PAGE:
horror, human rights and crime, war

Crime and Human Rights (2): Violence, Types and Numbers

entertained by it

(copyright Ric Stultz, source)

Violence is the aggressive exertion of force so as to injure or abuse, physically or mentally. Injury and abuse are inflicted on fellow human beings in order to achieve a certain goal, e.g. profit, pleasure, political gain, revenge, recognition, respect, honor, destruction, exploitation, fear, oppression etc.

In some cases, there doesn’t seem to be a goal and violence is committed just for the sake of violence. This, however, is exceptional. Most violence is instrumental, and the goals which have to be achieved can be:

It’s apparent from this that the concept of “violence” can be broken down into different types of violence, but it can be done according to different kinds of distinctions. The distinction above is only one possibility. Below I will use the distinction between interpersonal violence and collective violence. Others have used other classifications, for example:

  • Violence classified by its causes: genetic causes, psychiatric disorders, economic causes (e.g. poverty), ideological causes, political causes, cultural or religious causes (for example female genital mutilation), social causes (e.g. dehumanization)…
  • Violence classified according to its effects: e.g. direct or indirect effects. Pornography for example is often called an indirect form of violence because it is violence which is said to cause other violence. Some kinds of violence have more indirect effects than others. Violence in general places a massive burden on national economies, costing countries billions of US dollars each year in health care, law enforcement and lost productivity. But war obviously causes a heavier burden than assault.
  • Violence classified according to the type of victims: racial violence, gender violence, ethnic violence, religious violence, domestic violence…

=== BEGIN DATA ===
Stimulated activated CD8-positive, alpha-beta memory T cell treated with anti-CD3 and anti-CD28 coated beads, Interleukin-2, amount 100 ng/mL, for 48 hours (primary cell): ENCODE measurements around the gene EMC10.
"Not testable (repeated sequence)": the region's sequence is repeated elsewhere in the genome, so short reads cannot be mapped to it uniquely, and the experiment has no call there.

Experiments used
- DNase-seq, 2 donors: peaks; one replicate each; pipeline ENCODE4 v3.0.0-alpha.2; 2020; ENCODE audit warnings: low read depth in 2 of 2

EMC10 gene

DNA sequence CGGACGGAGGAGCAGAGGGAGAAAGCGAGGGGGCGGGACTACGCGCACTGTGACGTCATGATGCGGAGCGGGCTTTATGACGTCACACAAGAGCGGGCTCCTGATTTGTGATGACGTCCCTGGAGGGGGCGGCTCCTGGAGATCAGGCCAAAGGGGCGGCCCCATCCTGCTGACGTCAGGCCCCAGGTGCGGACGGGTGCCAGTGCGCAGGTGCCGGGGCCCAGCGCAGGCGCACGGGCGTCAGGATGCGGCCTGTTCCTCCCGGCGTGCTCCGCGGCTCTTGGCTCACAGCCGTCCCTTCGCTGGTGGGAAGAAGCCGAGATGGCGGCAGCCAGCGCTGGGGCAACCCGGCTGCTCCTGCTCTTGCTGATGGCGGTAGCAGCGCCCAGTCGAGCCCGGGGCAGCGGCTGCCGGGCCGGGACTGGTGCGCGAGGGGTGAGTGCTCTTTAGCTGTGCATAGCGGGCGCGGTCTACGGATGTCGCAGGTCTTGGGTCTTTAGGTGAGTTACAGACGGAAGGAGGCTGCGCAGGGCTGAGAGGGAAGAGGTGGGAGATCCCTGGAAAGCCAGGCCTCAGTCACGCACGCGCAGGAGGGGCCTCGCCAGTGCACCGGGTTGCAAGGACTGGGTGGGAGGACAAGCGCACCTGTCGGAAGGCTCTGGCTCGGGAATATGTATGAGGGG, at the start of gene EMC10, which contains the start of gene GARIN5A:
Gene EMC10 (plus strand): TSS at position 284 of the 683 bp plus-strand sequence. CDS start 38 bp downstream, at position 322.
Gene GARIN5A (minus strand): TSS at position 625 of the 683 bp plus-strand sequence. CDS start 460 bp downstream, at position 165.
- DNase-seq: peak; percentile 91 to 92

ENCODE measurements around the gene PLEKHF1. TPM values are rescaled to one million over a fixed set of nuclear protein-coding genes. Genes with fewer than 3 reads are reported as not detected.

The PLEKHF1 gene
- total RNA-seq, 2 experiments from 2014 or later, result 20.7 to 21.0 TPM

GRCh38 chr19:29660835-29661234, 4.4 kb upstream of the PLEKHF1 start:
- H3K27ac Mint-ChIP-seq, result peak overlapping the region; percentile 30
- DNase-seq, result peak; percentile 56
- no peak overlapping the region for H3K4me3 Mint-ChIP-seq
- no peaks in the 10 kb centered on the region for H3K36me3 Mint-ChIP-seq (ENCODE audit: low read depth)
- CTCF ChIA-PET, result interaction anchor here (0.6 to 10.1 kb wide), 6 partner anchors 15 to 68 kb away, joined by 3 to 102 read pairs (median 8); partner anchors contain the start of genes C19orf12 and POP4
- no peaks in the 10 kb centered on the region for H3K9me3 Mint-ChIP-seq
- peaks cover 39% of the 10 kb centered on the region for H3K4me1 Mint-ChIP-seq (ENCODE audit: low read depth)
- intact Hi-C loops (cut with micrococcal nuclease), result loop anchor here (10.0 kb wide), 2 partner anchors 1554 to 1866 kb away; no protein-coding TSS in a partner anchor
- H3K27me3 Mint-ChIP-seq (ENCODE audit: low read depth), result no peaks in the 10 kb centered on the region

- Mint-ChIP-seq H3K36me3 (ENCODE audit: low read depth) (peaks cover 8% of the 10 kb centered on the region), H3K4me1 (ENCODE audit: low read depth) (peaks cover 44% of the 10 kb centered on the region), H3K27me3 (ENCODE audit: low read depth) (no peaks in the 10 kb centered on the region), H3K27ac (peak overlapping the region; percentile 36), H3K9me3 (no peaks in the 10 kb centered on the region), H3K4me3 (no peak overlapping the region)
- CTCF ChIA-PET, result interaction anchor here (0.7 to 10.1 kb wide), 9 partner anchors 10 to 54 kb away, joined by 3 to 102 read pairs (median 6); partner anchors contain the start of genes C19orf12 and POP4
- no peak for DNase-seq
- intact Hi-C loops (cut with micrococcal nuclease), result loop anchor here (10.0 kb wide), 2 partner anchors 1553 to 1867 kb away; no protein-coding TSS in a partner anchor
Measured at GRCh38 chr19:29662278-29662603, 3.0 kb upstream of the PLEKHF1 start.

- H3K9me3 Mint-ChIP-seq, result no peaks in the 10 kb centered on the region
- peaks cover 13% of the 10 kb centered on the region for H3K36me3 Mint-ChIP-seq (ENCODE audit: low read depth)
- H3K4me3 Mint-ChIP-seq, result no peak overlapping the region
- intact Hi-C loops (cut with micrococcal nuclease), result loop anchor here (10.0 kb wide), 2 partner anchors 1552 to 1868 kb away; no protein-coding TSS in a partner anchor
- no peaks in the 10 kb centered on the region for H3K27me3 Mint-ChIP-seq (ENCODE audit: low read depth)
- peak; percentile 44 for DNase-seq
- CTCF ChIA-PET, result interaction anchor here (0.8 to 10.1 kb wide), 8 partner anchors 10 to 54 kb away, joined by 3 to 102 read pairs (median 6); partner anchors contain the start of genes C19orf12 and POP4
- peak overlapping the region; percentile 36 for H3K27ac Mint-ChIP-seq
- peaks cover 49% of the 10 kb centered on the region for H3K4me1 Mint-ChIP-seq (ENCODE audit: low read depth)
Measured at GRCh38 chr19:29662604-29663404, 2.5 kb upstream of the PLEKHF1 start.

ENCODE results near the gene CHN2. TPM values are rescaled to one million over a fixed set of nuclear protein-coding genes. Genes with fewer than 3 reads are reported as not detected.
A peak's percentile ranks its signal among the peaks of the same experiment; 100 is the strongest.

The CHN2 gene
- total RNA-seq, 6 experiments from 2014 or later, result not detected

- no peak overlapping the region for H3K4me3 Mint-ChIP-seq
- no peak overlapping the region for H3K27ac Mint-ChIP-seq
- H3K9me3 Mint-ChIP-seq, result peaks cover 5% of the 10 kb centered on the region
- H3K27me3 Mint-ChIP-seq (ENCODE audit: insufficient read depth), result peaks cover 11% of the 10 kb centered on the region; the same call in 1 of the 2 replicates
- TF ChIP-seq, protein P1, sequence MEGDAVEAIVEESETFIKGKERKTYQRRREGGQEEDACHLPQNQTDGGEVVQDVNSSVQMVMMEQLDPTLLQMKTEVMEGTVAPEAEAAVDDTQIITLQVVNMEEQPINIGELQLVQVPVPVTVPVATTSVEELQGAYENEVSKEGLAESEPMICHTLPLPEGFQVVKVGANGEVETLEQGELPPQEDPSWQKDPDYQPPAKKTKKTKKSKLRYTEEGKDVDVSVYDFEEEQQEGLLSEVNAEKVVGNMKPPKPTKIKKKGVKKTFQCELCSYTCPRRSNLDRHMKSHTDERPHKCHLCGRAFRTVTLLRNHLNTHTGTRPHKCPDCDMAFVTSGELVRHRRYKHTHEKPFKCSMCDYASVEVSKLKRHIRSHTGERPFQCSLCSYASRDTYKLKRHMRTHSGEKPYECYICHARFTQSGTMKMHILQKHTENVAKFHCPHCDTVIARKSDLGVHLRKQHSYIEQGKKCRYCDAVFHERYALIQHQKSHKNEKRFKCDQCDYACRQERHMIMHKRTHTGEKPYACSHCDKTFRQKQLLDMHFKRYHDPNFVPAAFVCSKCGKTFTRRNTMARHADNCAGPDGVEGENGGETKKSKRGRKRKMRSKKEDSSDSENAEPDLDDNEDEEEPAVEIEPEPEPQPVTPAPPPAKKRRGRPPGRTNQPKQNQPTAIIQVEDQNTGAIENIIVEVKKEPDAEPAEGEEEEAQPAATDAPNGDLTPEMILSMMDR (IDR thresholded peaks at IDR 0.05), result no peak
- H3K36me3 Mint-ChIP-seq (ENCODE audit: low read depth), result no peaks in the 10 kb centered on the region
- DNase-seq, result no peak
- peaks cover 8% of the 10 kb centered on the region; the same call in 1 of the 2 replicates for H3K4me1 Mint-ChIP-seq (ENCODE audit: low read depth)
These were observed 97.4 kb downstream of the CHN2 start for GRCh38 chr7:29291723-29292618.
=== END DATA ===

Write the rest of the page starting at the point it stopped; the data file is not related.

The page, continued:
Some numbers

Worldwide, an estimated 1,6 million people lost their lives to violence in 2000. About half were suicides, one-third were homicides, and one-fifth were casualties of armed conflict (World Report on Violence and Health, World Health Organization, 2002).

Violence is among the leading causes of death for people aged 15–44 years worldwide, accounting for 14% of deaths among males and 7% of deaths among females.

Interpersonal violence

Fatal interpersonal violence, i.e. homicide

Here’s a world map with the number of murders or homicides per 100.000 inhabitants during the last years:

map world murder rate

(source)

And here are the same data for some selected countries:

homicide rate by country

(source)

And this is how the homicide rate in the U.S. evolved during the last decades:

homicide rate us

(source)

All in all, this is still almost 20.000 murders a year in the U.S. (more data on crime in the US. here). On the level of the World, an estimated 520.000 people were killed in 2000 as a result of interpersonal violence worldwide – a rate of 8,8 per 100.000 population. (source)

Non-fatal interpersonal violence

For every person who dies as a result of violence, many more are injured and suffer other harms (psychological, financial etc.). One example is rape. The following graph shows the number of attempted and completed cases of rape in the U.S.:

rape us

(source)

non fatal violence us

(source)

Self-inflicted violence; suicide

Globally, an estimated 815.000 people killed themselves in 2000. (source)

Collective violence and war

This includes armed conflicts within or between states, and state-perpetrated violence such as genocide, torture, repression, some kinds of famine and poverty, and other abuses of human rights.

Since the beginning of recorded history, around 3600 BC, over 14.500 major wars have killed close to four billion people.

During the 20th century, one of the most violent periods in human history, an estimated 191 million people lost their lives directly or indirectly as a result of armed conflict, and well over half of them were civilians. In 2000, about 310 000 people died as a direct result of conflict-related injuries – the majority of them in the poorer parts of the world. (source)

war deaths

Terrorist violence also falls under this header:

deaths due to terrorism

More on violence.

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